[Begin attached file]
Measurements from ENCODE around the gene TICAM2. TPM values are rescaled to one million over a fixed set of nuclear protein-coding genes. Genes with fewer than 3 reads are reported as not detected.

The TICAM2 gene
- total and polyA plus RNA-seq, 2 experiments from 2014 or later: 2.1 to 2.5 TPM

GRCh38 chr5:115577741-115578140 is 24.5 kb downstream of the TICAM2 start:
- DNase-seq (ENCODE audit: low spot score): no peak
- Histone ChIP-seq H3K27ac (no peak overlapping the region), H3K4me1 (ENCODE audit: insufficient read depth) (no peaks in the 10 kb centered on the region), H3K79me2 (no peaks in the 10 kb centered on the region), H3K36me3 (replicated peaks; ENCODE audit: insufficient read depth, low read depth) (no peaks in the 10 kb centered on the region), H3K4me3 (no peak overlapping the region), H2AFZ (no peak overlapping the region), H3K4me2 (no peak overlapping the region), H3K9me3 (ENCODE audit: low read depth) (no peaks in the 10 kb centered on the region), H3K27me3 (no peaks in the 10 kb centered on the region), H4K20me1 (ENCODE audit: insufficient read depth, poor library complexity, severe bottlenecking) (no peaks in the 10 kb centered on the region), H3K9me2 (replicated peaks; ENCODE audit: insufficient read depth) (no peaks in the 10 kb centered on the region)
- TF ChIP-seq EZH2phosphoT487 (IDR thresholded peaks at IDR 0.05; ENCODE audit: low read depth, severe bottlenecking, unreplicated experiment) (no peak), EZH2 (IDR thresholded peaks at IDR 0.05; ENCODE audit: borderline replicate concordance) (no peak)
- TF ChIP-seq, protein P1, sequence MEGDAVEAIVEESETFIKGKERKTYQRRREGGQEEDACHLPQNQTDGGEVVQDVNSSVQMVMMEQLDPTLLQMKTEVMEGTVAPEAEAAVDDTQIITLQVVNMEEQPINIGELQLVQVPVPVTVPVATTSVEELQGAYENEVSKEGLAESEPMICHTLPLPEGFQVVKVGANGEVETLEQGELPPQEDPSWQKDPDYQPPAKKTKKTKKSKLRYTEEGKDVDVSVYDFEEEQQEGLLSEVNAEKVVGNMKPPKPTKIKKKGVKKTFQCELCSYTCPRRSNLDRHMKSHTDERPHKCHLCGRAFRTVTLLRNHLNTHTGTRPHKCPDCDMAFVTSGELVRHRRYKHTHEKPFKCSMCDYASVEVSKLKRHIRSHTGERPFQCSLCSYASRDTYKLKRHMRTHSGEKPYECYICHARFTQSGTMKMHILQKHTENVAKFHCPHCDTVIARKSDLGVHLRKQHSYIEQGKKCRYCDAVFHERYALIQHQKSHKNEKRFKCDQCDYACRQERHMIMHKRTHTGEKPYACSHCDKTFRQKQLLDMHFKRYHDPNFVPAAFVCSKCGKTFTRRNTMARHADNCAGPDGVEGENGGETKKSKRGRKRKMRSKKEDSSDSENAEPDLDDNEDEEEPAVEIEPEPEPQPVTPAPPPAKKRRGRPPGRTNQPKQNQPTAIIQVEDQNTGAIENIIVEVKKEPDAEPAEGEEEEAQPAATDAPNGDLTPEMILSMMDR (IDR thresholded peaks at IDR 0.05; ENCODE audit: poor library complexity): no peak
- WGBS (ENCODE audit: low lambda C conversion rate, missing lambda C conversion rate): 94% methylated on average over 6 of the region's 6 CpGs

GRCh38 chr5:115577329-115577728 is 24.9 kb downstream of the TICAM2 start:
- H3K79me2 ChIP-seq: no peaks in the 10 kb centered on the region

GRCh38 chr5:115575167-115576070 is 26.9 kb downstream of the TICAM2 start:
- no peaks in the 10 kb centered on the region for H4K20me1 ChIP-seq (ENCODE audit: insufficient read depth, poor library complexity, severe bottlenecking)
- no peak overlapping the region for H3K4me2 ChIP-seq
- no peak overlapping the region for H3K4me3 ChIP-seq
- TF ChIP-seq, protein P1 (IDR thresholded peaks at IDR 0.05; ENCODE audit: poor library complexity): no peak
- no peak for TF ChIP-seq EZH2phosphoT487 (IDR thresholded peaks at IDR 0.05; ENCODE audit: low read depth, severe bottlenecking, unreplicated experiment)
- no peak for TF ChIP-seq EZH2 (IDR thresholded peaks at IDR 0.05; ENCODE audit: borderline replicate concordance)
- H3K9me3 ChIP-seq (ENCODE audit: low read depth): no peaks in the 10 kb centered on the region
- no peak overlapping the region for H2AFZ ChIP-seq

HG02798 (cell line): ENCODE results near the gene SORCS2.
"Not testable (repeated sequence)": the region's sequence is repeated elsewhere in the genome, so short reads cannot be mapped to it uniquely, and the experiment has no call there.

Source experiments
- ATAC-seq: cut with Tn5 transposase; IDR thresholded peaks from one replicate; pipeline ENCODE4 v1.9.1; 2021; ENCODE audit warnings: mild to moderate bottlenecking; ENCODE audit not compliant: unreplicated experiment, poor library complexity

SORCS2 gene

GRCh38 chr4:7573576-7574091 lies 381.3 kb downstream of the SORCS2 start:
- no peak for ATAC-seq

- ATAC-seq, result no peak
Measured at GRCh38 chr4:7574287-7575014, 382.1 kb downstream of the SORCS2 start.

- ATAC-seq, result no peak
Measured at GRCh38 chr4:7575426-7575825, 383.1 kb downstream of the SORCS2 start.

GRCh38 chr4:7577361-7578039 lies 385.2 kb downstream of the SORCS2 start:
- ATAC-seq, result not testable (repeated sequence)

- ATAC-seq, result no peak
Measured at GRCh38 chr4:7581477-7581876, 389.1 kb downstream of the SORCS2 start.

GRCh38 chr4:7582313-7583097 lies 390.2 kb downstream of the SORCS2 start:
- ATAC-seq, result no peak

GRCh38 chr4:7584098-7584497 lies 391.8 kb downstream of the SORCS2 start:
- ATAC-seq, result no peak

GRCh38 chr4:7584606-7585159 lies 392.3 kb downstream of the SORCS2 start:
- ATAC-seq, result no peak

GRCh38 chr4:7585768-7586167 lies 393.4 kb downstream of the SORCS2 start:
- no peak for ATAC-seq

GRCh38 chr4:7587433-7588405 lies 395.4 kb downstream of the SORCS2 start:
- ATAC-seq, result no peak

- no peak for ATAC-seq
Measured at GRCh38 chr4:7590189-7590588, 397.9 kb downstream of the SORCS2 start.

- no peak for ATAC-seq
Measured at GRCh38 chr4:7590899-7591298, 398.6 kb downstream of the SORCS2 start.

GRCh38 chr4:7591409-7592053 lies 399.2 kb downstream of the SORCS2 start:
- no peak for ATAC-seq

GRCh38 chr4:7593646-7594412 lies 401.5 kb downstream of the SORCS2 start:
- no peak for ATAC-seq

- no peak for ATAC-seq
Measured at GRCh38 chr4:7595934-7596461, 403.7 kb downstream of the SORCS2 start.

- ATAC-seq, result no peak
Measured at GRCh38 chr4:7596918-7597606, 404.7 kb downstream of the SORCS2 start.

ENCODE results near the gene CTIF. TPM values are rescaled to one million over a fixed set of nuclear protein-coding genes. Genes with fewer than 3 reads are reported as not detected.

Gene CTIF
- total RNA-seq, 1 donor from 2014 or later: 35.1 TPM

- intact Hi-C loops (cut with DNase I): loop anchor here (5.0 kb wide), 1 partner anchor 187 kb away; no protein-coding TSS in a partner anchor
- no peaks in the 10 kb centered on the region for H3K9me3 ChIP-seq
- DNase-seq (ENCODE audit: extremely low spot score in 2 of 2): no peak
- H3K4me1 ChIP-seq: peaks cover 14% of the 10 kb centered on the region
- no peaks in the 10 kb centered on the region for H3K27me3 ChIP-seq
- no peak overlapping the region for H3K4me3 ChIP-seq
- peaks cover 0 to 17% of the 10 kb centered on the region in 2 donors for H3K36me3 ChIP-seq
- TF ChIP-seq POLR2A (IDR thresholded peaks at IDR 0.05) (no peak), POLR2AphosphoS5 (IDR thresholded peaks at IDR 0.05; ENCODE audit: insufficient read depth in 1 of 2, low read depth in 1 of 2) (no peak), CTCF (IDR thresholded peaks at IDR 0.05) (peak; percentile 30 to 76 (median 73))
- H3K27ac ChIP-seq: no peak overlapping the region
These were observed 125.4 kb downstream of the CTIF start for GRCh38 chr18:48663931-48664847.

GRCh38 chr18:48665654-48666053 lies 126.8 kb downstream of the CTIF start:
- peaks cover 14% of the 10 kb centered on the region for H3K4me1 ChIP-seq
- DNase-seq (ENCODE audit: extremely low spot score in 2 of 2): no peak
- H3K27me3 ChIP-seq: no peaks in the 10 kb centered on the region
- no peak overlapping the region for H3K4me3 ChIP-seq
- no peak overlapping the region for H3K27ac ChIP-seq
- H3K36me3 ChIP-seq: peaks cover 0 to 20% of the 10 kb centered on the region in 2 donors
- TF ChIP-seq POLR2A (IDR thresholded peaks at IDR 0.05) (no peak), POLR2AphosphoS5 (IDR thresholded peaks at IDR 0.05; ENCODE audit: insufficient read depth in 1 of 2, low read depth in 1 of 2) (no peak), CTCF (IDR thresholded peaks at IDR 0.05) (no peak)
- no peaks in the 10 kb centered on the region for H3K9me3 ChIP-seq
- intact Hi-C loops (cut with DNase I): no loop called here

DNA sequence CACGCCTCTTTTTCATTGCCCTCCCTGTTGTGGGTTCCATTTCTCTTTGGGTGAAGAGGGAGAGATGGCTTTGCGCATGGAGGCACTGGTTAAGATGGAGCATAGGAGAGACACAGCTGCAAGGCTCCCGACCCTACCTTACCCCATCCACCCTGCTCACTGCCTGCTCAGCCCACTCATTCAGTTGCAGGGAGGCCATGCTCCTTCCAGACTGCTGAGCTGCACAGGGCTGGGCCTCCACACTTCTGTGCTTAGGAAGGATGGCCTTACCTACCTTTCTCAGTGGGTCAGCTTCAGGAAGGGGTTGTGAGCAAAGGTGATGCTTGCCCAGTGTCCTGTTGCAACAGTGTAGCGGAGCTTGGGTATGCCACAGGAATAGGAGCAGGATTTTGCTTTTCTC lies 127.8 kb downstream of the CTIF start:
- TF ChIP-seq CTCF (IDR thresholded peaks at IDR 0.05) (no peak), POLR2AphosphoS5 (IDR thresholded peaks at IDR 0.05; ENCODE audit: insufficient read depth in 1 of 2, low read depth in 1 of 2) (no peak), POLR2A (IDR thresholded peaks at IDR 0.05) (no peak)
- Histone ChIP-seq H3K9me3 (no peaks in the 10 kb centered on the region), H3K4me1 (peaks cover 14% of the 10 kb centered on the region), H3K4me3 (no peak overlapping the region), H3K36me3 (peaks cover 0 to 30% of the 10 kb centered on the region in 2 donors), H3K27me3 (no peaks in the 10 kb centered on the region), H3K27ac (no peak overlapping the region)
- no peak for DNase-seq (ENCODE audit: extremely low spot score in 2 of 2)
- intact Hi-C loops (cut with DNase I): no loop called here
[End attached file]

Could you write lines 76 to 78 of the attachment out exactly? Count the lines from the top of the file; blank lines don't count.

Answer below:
- no peak overlapping the region for H3K27ac ChIP-seq
- H3K36me3 ChIP-seq: peaks cover 0 to 20% of the 10 kb centered on the region in 2 donors
- TF ChIP-seq POLR2A (IDR thresholded peaks at IDR 0.05) (no peak), POLR2AphosphoS5 (IDR thresholded peaks at IDR 0.05; ENCODE audit: insufficient read depth in 1 of 2, low read depth in 1 of 2) (no peak), CTCF (IDR thresholded peaks at IDR 0.05) (no peak)